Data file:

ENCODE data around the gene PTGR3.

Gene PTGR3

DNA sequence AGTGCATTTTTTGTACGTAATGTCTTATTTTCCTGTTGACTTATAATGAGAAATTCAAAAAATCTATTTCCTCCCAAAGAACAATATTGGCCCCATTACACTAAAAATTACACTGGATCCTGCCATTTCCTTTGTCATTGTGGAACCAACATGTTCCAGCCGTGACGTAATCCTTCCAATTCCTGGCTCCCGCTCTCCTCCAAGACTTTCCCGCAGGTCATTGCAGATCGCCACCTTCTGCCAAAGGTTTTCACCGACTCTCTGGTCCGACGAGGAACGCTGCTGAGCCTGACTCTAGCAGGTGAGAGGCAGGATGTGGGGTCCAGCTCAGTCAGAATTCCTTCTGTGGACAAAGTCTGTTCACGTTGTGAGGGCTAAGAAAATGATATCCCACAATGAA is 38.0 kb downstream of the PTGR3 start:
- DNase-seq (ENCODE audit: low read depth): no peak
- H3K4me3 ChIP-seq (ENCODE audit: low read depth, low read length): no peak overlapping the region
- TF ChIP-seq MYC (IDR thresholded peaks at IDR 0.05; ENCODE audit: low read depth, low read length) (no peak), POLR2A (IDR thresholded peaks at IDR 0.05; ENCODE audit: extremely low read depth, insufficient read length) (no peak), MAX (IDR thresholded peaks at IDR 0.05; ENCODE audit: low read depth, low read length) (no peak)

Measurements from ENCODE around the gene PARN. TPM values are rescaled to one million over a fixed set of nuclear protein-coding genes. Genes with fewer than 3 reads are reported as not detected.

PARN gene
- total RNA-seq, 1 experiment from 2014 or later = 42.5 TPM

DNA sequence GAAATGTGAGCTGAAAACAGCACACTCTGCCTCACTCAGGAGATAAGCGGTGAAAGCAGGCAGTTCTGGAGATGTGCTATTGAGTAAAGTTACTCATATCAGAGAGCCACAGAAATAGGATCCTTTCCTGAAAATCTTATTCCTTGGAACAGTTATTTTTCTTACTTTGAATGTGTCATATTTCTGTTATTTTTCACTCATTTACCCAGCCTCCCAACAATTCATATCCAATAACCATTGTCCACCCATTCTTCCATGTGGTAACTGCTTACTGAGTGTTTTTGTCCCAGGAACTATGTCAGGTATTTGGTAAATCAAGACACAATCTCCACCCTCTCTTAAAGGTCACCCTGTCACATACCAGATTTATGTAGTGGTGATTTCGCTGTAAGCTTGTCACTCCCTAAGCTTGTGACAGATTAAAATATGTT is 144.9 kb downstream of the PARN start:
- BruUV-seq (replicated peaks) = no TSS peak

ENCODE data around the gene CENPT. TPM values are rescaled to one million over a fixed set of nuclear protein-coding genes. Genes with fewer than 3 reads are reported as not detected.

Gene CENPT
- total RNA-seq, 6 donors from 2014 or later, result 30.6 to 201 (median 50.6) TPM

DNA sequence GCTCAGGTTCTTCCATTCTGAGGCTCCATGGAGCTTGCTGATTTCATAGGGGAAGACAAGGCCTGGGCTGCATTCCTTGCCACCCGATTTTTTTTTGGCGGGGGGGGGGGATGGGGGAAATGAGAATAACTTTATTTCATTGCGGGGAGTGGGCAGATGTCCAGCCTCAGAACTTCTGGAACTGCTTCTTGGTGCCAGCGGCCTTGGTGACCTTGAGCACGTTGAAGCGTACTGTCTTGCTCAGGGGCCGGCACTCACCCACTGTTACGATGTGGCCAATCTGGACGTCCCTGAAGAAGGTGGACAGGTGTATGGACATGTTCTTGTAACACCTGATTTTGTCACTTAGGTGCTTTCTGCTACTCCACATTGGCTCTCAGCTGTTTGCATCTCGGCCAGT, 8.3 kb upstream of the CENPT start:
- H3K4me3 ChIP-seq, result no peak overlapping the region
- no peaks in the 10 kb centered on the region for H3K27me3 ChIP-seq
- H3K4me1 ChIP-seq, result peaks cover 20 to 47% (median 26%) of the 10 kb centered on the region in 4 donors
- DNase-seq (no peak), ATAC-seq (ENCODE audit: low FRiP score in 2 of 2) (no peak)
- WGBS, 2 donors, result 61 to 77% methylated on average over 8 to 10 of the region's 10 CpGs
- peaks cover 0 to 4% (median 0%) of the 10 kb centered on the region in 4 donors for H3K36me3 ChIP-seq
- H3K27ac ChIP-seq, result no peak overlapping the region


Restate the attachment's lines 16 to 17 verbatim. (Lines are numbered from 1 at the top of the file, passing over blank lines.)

- H3K4me3 ChIP-seq, result no peak overlapping the region
- no peaks in the 10 kb centered on the region for H3K27me3 ChIP-seq